Ron brought us back some sodas a basket of chips to crunch on and then fell silent as I started telling them, with Jon jumping in occasionally to fill in details and generally take care of the color work, about how busy our morning had been.

There was no restaurant beyond the limits of our booth. It was just us around the surrogate campfire of the table candle listening to the story. I started with a recap of my morning meditation. Ron and Jon just listened intently; Alicia nodded knowingly and with approval. They chuckled when I told them about the smoking sausages and the fire department, cringing when I mentioned the broken window. Jon piped in to tell them about the phone call he got as the fire department was breaking in and I saw Alicia’s eyebrows go up like a guard dog’s ears.

“Wait! Hold on a sec, there, hon,” she said, holding up a hand as if stopping traffic.

“No, wait; it gets better!” Jon said. “Tell ‘em,” he said, nudging my arm.

I watched Ron and Alicia’s mouths slowly fall open as I told them about the quarry, about the trailer; well, not everything about the trailer, that part was just for me and Jon. I told them about my seeing Grandfather and barely getting out with our skins intact, about going back a while later…

“…and it was just gone,” I said, looking at their incredulous expressions.

“Oh, my God!” Ron whispered.

Jon turned to me sharply. “You didn’t tell me that!”

“Sweet Jesus!” Alicia added.

“Didn’t want to upset you,” I shrugged. Jon just rolled his eyes and shook his head.

“I’m telling you here and now,” Alicia began. “You two guys were meant to live. Not a doubt in my mind. Do you realize what a gift that was?”

“Gift?” Jon grunted. “Remind me not to come by your house on Christmas.”

Alicia smirked at Jon but let it slide. I could tell she knew he was still greatly stressed and she’d seen enough stressed out people in her line of work that she knew when a barb was sincere or not.

“Oh, that isn’t the end of it,” I said.

“Hold on a sec; I don’t want to miss this,” Ron said as he bolted for the kitchen. He came back and set our burgers in front of us and we paused long enough to take a couple of bites.

“And then?” Alicia prompted.

Jon waved at me to do the talking while he continued to inhale his food and I told them about the phone calls on the dead phone. Still chewing, Jon unclipped it from his shorts and waggled it in the air for his touch of emphasis. Alicia took it in her hand and studied it, turning it over and over like she was trying to get its vibes.

“Whoa,” Ron murmured. He stood there searching for words but none came.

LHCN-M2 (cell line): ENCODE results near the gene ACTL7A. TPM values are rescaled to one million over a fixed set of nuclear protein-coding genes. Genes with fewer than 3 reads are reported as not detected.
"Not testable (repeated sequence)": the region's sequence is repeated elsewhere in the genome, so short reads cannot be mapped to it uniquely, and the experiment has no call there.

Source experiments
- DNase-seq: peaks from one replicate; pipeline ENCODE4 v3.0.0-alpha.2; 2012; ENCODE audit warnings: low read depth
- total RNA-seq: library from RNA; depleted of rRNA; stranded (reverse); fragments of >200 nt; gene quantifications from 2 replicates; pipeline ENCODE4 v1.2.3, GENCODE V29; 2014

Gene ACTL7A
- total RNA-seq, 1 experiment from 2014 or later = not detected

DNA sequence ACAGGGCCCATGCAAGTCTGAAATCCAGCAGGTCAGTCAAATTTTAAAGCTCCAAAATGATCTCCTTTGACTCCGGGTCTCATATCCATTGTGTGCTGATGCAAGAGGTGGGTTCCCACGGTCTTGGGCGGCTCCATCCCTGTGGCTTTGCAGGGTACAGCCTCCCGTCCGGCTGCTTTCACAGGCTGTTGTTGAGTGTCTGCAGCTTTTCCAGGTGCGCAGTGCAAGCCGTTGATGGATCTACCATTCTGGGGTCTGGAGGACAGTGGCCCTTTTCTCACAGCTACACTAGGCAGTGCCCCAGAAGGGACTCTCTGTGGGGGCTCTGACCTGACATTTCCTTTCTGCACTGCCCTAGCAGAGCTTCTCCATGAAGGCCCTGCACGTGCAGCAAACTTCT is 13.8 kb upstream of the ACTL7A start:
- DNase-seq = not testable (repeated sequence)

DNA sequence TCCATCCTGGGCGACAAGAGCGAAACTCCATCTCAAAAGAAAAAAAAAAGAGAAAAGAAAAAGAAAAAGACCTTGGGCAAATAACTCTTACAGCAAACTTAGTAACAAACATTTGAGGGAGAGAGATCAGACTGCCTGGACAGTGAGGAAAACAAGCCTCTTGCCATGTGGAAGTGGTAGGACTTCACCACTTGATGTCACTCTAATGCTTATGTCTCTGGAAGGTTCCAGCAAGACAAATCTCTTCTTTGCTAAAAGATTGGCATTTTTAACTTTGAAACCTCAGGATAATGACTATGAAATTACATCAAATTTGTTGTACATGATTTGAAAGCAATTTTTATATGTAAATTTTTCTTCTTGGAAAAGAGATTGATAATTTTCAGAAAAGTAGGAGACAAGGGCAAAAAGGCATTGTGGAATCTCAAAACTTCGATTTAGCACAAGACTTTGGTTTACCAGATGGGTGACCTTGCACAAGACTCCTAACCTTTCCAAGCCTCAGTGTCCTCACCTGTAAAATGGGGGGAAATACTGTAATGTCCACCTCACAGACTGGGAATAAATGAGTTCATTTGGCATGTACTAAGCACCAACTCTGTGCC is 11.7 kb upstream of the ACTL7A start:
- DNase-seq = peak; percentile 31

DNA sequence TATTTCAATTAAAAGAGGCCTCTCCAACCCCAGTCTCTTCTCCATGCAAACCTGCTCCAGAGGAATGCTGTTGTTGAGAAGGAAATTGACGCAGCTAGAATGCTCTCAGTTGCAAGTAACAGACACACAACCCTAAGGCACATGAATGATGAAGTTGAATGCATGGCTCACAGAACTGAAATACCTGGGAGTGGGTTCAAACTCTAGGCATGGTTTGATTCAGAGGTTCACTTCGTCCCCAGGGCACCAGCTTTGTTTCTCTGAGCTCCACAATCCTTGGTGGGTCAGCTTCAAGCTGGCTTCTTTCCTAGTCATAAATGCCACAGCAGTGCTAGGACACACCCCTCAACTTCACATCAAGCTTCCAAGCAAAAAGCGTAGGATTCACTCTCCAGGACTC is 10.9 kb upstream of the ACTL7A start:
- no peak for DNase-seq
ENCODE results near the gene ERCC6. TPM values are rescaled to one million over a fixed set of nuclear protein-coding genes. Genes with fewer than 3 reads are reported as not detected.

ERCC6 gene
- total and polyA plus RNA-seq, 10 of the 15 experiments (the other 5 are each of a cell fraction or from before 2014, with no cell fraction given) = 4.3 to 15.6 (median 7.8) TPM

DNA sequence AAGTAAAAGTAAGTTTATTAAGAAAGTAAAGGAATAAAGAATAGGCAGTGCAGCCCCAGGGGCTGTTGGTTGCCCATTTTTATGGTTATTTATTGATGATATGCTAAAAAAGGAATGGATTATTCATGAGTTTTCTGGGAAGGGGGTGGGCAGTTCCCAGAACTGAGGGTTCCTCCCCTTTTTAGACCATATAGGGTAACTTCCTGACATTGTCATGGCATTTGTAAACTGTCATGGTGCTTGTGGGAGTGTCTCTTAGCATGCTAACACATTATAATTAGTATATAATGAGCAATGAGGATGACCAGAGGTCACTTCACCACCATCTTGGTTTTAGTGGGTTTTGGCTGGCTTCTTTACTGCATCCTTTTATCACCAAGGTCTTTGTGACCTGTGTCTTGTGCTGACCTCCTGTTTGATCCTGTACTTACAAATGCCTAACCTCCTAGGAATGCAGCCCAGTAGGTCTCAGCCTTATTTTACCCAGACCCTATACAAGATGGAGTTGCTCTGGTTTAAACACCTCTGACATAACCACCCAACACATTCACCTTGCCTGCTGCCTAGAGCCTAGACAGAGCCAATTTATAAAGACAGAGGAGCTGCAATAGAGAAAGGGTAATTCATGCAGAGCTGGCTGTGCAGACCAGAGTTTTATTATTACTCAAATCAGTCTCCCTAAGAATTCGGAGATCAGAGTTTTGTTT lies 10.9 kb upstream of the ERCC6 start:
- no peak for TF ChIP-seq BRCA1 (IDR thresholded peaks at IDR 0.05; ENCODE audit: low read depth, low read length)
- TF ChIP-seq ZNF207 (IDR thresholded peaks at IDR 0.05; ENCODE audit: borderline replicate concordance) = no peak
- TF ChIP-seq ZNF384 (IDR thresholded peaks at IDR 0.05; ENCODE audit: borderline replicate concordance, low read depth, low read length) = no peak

“So having said all that,” I began. “What the hell’s going on here?” Jon nodded in agreement as he sucked down the last of his fries.

Alicia looked back and forth at us and then down at the table. She just spun Jon’s phone around a couple of times, trying to think of what to say, forming her thoughts carefully as if she was giving testimony.

“Well, if there is such a thing, let’s start with the easy part,” she began, running her fingers through her tightly bound hair.

“First off. Brad? I want to tell you that I’m glad you started your meditations, so are your guides. I saw that you had really good results for a first time out.”

“I did?”

“Hon, I can see them almost jumping up and down, they’re so excited. Like they’re saying ‘it’s about time’. You know, some people take a long time to get as far as you did this morning, in just one sitting,” she said, wagging her finger at me. “…even though, in reality, it’s just a small step. Some people never get there at all. But then something happened. It’s like you vaulted over a spiritual fence like some suspects I’ve chased.”

We chuckled at her analogy and I could feel Jon loosen up now that he was securely among friends with a full stomach.

“Is that the gift you mentioned,” Jon asked.

“Kind of. It’s a multi-parter,” she said, taking another sip of her tea. “What I don’t think you fully appreciate,” she continued, looking me straight in the eyes. “…was that when it looked like you two were history, you kept your head and opened yourself like you’ve never done before. Well, consciously, anyway. This wasn’t like those dreams where something came and got you when you were unguarded; you called on your guides and Grandfather came, and you listened. You’re a lot stronger than you give yourself credit for.”